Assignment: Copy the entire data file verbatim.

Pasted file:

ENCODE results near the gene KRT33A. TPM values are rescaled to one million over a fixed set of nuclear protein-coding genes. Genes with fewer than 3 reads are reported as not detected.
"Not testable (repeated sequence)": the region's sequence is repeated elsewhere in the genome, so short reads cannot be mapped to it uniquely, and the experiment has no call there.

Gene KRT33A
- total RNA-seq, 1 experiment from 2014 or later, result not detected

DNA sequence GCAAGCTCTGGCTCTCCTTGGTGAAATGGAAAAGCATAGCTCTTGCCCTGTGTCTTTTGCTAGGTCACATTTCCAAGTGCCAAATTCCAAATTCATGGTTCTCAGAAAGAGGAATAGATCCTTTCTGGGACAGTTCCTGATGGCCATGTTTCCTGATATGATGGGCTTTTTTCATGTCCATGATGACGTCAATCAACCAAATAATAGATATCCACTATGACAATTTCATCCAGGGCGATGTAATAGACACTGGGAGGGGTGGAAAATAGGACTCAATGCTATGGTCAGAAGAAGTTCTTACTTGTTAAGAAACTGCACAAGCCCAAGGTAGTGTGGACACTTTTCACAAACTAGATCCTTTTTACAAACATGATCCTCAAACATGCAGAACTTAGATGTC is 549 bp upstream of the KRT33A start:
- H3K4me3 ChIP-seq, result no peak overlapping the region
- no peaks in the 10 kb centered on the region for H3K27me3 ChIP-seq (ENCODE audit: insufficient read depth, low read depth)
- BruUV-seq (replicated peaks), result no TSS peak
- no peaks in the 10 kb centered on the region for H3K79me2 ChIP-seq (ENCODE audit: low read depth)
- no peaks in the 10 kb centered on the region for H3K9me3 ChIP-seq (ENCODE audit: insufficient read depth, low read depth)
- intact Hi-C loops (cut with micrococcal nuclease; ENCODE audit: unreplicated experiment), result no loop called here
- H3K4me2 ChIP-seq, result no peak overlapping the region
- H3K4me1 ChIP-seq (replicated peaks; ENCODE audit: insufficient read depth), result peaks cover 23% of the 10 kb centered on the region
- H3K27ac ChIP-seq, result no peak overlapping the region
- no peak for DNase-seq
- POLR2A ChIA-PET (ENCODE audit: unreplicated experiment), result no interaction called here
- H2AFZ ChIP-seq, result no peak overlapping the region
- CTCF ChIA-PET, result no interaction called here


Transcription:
ENCODE results near the gene KRT33A. TPM values are rescaled to one million over a fixed set of nuclear protein-coding genes. Genes with fewer than 3 reads are reported as not detected.
"Not testable (repeated sequence)": the region's sequence is repeated elsewhere in the genome, so short reads cannot be mapped to it uniquely, and the experiment has no call there.

Gene KRT33A
- total RNA-seq, 1 experiment from 2014 or later, result not detected

DNA sequence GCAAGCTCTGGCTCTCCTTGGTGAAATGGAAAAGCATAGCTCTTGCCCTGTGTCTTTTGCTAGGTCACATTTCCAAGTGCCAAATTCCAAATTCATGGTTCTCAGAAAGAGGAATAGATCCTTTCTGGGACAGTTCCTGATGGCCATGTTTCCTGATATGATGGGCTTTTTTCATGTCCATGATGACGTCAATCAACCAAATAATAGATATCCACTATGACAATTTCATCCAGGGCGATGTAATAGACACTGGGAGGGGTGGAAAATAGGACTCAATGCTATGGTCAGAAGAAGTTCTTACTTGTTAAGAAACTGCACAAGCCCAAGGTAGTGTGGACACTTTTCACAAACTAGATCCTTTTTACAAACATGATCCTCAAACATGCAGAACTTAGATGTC is 549 bp upstream of the KRT33A start:
- H3K4me3 ChIP-seq, result no peak overlapping the region
- no peaks in the 10 kb centered on the region for H3K27me3 ChIP-seq (ENCODE audit: insufficient read depth, low read depth)
- BruUV-seq (replicated peaks), result no TSS peak
- no peaks in the 10 kb centered on the region for H3K79me2 ChIP-seq (ENCODE audit: low read depth)
- no peaks in the 10 kb centered on the region for H3K9me3 ChIP-seq (ENCODE audit: insufficient read depth, low read depth)
- intact Hi-C loops (cut with micrococcal nuclease; ENCODE audit: unreplicated experiment), result no loop called here
- H3K4me2 ChIP-seq, result no peak overlapping the region
- H3K4me1 ChIP-seq (replicated peaks; ENCODE audit: insufficient read depth), result peaks cover 23% of the 10 kb centered on the region
- H3K27ac ChIP-seq, result no peak overlapping the region
- no peak for DNase-seq
- POLR2A ChIA-PET (ENCODE audit: unreplicated experiment), result no interaction called here
- H2AFZ ChIP-seq, result no peak overlapping the region
- CTCF ChIA-PET, result no interaction called here